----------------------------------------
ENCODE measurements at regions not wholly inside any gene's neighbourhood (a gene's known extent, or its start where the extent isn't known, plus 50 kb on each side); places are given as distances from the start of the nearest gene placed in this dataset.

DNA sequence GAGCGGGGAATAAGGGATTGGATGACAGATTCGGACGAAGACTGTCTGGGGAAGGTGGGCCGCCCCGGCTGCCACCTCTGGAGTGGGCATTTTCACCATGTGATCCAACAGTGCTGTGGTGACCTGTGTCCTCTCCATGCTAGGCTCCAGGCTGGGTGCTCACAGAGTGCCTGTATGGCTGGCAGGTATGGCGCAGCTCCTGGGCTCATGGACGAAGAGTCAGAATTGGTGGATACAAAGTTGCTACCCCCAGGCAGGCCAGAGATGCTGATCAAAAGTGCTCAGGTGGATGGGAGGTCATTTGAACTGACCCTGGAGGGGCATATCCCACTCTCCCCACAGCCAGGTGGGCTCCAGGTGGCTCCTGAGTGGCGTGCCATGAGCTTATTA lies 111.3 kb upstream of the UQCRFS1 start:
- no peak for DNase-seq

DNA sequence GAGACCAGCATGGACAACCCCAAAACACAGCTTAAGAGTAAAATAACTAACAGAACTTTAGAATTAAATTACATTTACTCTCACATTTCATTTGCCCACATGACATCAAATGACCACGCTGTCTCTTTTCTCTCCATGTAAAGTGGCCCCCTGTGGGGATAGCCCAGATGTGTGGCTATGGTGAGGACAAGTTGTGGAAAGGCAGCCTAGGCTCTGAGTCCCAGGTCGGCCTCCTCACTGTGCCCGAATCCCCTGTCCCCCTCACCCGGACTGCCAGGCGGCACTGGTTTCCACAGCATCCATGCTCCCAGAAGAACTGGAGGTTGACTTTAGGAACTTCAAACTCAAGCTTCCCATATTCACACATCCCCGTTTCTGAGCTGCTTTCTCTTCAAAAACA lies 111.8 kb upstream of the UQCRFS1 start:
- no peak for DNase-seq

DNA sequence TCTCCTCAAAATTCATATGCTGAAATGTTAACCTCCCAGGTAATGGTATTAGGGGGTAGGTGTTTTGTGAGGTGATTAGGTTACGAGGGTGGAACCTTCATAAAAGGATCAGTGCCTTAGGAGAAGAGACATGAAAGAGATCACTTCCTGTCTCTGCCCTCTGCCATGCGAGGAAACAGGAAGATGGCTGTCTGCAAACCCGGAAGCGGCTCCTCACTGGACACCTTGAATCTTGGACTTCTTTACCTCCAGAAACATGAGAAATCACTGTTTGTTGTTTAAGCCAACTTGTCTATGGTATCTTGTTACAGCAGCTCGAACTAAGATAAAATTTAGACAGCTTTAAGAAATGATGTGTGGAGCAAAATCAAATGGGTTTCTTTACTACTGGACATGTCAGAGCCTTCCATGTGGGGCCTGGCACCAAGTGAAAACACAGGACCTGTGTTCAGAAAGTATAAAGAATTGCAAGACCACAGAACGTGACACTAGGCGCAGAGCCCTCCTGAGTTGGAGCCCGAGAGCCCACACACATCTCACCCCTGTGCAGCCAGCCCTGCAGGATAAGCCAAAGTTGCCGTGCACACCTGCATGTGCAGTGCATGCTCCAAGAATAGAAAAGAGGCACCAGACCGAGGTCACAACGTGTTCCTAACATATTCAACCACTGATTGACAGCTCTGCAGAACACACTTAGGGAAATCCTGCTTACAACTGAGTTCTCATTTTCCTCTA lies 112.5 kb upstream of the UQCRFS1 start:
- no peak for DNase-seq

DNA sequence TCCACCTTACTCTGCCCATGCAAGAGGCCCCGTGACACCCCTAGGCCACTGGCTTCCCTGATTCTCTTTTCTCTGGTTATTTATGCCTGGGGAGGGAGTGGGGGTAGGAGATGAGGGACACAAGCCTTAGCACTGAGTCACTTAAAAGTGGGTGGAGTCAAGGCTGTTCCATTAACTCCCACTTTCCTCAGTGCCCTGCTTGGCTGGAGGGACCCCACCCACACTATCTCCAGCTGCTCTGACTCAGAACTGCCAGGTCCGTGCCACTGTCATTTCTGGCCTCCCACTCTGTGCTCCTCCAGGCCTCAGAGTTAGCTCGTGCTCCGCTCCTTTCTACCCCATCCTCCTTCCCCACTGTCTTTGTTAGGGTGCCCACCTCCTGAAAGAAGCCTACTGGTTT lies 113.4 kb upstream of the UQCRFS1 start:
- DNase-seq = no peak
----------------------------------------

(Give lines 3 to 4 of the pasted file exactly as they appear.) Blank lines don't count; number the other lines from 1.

- no peak for DNase-seq

DNA sequence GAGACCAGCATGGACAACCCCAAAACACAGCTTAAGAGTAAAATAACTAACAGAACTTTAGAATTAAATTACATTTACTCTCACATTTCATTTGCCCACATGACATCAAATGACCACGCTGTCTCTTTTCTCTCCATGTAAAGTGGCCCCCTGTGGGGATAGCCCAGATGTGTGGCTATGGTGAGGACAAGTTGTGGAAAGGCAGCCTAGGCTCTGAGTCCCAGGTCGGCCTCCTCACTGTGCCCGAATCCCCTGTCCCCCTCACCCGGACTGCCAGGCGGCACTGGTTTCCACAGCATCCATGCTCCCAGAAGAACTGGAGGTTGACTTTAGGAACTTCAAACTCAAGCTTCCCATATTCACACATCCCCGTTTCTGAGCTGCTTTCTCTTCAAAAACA lies 111.8 kb upstream of the UQCRFS1 start: